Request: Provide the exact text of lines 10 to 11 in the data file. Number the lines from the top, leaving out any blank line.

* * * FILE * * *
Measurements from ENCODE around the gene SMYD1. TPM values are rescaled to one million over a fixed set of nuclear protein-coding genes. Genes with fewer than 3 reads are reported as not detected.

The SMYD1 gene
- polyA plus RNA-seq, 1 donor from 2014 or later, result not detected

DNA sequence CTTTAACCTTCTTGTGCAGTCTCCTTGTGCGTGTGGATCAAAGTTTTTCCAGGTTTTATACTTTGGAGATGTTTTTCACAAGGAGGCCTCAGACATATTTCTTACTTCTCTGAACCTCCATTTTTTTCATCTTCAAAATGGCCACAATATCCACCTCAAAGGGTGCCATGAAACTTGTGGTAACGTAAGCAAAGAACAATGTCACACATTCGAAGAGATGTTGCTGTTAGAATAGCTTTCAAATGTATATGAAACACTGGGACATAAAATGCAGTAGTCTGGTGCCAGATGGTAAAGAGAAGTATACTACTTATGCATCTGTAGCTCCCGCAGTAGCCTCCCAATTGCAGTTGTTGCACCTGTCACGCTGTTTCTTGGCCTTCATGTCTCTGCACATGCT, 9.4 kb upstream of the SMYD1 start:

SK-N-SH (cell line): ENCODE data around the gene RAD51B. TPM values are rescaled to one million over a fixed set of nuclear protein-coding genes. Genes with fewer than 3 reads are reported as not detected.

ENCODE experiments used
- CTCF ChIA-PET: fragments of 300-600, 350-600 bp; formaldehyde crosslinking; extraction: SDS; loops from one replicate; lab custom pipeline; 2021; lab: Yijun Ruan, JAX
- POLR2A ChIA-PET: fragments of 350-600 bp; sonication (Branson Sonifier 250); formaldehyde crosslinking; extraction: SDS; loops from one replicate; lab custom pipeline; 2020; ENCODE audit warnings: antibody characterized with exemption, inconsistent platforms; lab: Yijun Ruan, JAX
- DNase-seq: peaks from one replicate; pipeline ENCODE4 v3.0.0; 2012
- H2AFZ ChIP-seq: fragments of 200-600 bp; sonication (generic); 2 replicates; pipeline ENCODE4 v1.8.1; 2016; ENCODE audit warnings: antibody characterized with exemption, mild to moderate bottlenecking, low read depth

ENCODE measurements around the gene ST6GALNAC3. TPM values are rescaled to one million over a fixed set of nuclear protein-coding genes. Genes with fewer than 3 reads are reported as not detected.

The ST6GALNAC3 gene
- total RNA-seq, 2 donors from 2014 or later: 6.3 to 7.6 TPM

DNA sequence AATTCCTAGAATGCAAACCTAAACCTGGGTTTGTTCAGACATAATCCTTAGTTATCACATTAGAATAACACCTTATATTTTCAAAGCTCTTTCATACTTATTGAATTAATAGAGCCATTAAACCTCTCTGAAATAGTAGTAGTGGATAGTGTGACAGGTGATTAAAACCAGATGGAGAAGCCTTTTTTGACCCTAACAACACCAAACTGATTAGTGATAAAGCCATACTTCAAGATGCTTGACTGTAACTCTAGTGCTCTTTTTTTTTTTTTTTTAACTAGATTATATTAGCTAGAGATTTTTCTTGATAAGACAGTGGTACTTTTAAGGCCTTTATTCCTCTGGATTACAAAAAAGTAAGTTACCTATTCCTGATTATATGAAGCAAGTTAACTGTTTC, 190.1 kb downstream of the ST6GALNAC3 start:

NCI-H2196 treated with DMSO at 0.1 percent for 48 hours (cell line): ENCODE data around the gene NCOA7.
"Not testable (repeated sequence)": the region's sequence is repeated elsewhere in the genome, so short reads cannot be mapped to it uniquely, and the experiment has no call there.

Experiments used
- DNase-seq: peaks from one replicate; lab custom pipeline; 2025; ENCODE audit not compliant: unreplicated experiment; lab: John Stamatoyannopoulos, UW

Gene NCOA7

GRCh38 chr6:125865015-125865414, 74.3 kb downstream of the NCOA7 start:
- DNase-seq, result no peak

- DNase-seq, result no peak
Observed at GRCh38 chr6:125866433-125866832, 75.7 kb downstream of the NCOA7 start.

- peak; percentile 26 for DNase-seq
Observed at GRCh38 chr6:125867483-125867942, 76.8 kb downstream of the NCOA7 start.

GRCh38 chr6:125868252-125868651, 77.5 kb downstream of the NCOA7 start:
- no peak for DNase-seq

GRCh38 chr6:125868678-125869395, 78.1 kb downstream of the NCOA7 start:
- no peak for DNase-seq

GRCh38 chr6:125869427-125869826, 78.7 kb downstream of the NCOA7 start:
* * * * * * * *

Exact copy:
- H2AFZ ChIP-seq: fragments of 200-600 bp; sonication (generic); 2 replicates; pipeline ENCODE4 v1.8.1; 2016; ENCODE audit warnings: antibody characterized with exemption, mild to moderate bottlenecking, low read depth

ENCODE measurements around the gene ST6GALNAC3. TPM values are rescaled to one million over a fixed set of nuclear protein-coding genes. Genes with fewer than 3 reads are reported as not detected.